“Here we can identify pressing needs as well as new capabilities that need to be developed or enhanced to help us close any existing gaps and ensure that all Guyanese have the opportunity to benefit from the sector directly and indirectly. Please recall that we (the Guyana Geology and Mines Commission) recently concluded the arrangement for [a] $100 million grant to the university for capacity building,” he added.


Trotman also used the forum to restate all of the policies and laws that are currently being drafted and consulted on. He highlighted that the Petroleum (Exploration and Production) Act is still being revised and “quite a bit” of progress has been made towards preparing it for public engagement and consultations within the first quarter of next year.

The Petroleum Commission of Guyana Bill is still before a Special Select Committee and has been going through a series of national consultations, while the Sovereign Wealth Fund Bill is still in draft form and is under review by the Ministry of Finance along with the Petroleum Taxation Bill and other fiscal legislation.

For the upcoming year, Trotman said that his ministry and the government by extension will intensify their focus on the establishment of a National Oil Company; a scientific institute, which is being supported by the Government of Mexico; and the long touted offshore logistics base.

“This new sector will provide increased revenue for the country whilst offering significant opportunities for the development of our businesses and talents. To say that it will be transformative will be to understate its impact,” he said.

Professor Griffith, who was unable to physically attend the event, also made a brief presentation through a video call. He said the symposium is an opportunity to not only gather input from the Faculty of Technology, but also an opportunity for a partnership to be built from all the other facets of the University.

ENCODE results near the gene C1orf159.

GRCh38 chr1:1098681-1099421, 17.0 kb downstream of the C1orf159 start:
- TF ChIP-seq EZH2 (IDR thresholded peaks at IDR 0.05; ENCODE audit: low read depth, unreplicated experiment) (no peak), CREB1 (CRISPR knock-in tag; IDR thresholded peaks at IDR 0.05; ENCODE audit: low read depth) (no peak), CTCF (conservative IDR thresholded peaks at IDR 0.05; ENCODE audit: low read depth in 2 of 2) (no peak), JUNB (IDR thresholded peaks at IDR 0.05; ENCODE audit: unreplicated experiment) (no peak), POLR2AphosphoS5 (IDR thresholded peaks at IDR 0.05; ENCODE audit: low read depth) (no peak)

“I want to encourage you to make full use and not only to listen but to contribute to help our university to fashion the kind of programmes to help our university to fashion the kind of partnerships that will benefit the industry and the nation and the University,” he said.

Griffith also said that he has commissioned a university-wide capability and needs assessment study on where there are opportunities in the oil and gas industry.

The symposium featured presentations from local and international representatives from the oil and gas industry, including Upstream Operations Manager of ExxonMobil Guyana Doug McGehee, who presented on ‘Activities, Plans and Limitations in Technical Human Resources.’

Attorney and oil and gas consultant Nigel Hughes also made a presentation on ‘Preparing in time for the incoming industry;’ Dr. David Alexander, from the University of Trinidad and Tobago, made a presentation on the ‘Skills and Jobs for Managing the Petroleum Industry or a National Oil Company,’ and Professor Andrew Jupiter, from the University of the West Indies, made a presentation on the ‘Oil and Gas Historical Perspectives and Lessons Learned in Trinidad and Tobago.’

The consultation was also attended by students of the University of Guyana.